Eliminate “No Child Left Behind” (dumped back to States in favor of Every Child Succeeds in 2015)- IF that means, all children need a quality education then we can all applaud it in theory. IF it means literally, all children advance regardless of competence or simply “being ready to succeed” then we all should be embarrassed that it even exists. How can we imagine success with a collective pipeline of forced individual failure being engrained into the very institution of education that is burdened with NOT failing us? But this also exposes the problem with the current education framework, it is only ONE pipeline. It starts at kindergarten and ends at college, which is a design flaw of the educational model. The watering down of education, so all kids can participate and get through it, will never end in success. In fact, this conscious predetermination defines the horrifically misguided (although well-intentioned) philosophy the makes up public education in America. 

Open & Teach ALL Avenues- Business, Ag, Tech, Trades, Internships, Apprenticeships, Innovation, Military, Arts, etc. It seems that at some point we took a weird turn in American Education. We went away from certain aspects of life as we didn’t prioritize them. We chose to make easier budgetary decisions as opposed to rein in costs and make balanced tougher decisions. This also goes back to an earlier point that not all kids should go to college. We should set the table for ALL kids success, so opening doors for Business, Ag, Tech, Trades, Internships, Apprenticeships, Innovation, Military, Arts, etc is critical. And if you truly want to impact America’s global competitiveness, this needs to start early in the educational process. We should open a multitude of doors for kids early on in their educational life and let them walk through the one that works for them. Education isn’t there to do what is in its own best interest, agenda, or a mass pipeline of convenience geared only for college at any price. It is there for one purpose- getting our kids able to compete in Life, whatever that might mean and whatever the child’s path is. Kids should have an ability to slide into the educational path the works for them, not the only one available as a ‘one size fits all’ solution.

“Prior to School” Parenting Classes- Educators in America are burdened with being not just teachers- but also shrinks, social workers, babysitters, replacement parents, mentors, motivators, disciplinarians, etc. The job hasn’t and isn’t meant to do that. Teachers should spend much more time teaching, and have a lot of these additional roles removed from burdening their success. How? We need to start a series of pre-educational online modules, video conference calls, and in-person workshops designed on crafting new parents into more well rounded parts of the solution. Knowledge is power, and most new parents are clueless of how to parent a child through education successfully. The school of hard knocks puts children in a position to fail, and we can affect that. However, the window is very short, as it birth until approximately 3 years old. It could overlap, but the foundation needs to be instilled prior to their child going into the public system. Parents need to provide structure, positive motivation about school, focused energy in coordination with the educators, safe environment of learning without fear of failure/success, and the mindset of “why school is important”. In this day of single parenting and real world demands of life on parents, this is a huge undertaking- but any movement of this needle can only help with relationships, involvement, commitment, understanding, & cohesiveness applied toward the only focus- success for their child.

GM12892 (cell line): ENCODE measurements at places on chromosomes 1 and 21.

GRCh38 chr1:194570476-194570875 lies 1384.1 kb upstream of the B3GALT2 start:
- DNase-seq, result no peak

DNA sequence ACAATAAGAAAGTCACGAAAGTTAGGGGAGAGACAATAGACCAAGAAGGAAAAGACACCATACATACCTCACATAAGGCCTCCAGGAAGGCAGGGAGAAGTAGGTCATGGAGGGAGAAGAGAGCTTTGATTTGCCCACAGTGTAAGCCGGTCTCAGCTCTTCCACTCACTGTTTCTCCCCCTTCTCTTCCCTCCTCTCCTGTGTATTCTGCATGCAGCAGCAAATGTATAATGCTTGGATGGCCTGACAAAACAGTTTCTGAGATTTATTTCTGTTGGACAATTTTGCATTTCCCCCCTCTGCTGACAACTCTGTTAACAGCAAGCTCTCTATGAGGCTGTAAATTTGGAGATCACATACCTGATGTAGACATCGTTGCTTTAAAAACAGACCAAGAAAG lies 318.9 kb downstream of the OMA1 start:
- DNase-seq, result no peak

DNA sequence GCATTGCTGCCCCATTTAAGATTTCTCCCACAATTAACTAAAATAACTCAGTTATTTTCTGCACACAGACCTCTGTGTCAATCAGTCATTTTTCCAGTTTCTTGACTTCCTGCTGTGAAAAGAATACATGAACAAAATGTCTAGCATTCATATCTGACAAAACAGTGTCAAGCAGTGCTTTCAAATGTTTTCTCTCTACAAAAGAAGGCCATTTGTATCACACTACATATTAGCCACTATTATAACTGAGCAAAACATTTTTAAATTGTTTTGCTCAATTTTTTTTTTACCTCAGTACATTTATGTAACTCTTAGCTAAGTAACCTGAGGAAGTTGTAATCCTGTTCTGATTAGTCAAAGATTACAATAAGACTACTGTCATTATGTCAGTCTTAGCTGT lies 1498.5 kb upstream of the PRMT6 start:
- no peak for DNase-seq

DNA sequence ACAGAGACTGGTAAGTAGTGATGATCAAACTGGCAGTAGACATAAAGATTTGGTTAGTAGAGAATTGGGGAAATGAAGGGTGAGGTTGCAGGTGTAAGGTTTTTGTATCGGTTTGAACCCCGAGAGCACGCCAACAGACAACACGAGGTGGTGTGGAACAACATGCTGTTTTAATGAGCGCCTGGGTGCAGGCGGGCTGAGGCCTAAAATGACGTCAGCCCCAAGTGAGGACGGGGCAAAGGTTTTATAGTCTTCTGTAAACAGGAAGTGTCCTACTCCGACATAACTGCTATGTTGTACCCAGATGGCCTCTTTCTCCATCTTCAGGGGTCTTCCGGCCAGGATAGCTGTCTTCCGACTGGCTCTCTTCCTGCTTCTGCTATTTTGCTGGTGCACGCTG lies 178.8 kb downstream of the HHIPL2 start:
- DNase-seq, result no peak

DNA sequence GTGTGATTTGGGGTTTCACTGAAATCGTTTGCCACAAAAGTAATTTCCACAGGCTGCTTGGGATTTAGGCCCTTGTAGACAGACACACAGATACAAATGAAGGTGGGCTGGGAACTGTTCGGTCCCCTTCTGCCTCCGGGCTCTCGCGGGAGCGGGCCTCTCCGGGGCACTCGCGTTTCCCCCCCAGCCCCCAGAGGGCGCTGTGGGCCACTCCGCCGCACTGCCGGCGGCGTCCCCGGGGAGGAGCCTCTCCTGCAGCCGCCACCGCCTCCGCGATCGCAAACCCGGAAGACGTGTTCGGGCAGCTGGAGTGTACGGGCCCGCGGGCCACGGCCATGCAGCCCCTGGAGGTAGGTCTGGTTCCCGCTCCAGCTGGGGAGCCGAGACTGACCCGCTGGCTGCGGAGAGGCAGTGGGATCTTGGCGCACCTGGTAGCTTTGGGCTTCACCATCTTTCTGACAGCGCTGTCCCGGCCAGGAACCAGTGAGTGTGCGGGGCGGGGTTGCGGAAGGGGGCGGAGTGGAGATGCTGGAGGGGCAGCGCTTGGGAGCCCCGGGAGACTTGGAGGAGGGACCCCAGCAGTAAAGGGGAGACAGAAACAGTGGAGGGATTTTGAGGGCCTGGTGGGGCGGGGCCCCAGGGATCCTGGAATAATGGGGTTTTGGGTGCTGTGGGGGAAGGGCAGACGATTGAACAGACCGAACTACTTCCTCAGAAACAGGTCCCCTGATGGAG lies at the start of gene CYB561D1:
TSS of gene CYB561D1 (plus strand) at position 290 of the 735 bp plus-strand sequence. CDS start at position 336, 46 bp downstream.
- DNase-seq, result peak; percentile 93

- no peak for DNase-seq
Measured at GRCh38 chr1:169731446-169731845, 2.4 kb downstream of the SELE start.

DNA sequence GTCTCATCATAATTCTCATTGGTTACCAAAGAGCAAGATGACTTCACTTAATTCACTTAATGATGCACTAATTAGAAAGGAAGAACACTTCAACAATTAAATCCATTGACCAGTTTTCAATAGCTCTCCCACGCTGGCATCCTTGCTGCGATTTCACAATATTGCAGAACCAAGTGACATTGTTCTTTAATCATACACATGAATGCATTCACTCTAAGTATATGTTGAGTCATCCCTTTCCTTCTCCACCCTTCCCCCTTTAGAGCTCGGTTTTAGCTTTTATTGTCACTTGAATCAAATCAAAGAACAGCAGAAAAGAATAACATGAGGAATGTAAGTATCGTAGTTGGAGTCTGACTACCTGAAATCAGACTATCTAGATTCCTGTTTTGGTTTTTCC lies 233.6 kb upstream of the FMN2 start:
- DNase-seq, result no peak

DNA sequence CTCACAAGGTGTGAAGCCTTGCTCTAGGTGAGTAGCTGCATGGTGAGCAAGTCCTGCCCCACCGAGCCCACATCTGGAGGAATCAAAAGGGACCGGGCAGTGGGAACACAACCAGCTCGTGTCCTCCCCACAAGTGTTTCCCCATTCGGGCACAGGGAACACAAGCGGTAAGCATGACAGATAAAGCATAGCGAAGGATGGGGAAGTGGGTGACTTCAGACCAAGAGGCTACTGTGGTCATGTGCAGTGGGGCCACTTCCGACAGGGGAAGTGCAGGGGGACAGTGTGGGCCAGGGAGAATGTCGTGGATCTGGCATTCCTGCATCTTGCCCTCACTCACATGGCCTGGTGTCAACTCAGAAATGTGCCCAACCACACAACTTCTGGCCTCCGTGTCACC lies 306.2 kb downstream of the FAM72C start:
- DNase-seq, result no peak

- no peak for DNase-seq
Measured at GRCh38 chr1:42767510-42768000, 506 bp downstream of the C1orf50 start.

Eliminate Non-Mainstream Students/Faculty- This is NOT an attack on diversity. It is actually the opposite. We tend to through the baby out and keep the bath water currently. If children misbehave badly, the process is followed but it ends up with “this child has a right to an education” and is back in the mainstream of public schools. But if a child wears a shirt with the wrong logo on it, they are sent home. What is that about and how does that make sense? We need to make a very strong stand to include diversity and free speech, while we eliminate distractions that destroy the environment needed to educate successfully. Kids should focus on learning and taking cautious amounts of risk, but that takes an environment safe from harm, ridicule, physical attack, crime, or quite simply that “their view” isn’t encouraged. Diversity is not taking a broad group of individuals and forcing them into one way of talking, thinking, or doing. It is the opposite of that. Diversity is the ability to take people of all walks and assimilate them into an inclusive group to learn about & from each other. Distraction is taking the main group off topic in some significant way, whether malicious or not, which is a highly destructive act. This needs to be eliminated, although I am not saying that those kids are bad or don’t deserve an education. They should get an education, but outside the framework of the mainstream population. Why don’t we create a parallel path where take all the distraction children and place them in a much more controlled hands-on environment with smaller class sizes? This allows them to get a more targeted education, while giving a much higher ability to teach away the distractive influences they bring to the life. After all, they need to curb this behavior or odds are it will harm their overall path through their real world life down the road. Don’t educators have an obligation to help affect that change for a child’s greater success? Wouldn’t the removal of the “distractive” kids allow for a safer & more consistent environment for all the kids in the educational masses? And therefore, wouldn’t this new environment allow for a higher degree of learning and success?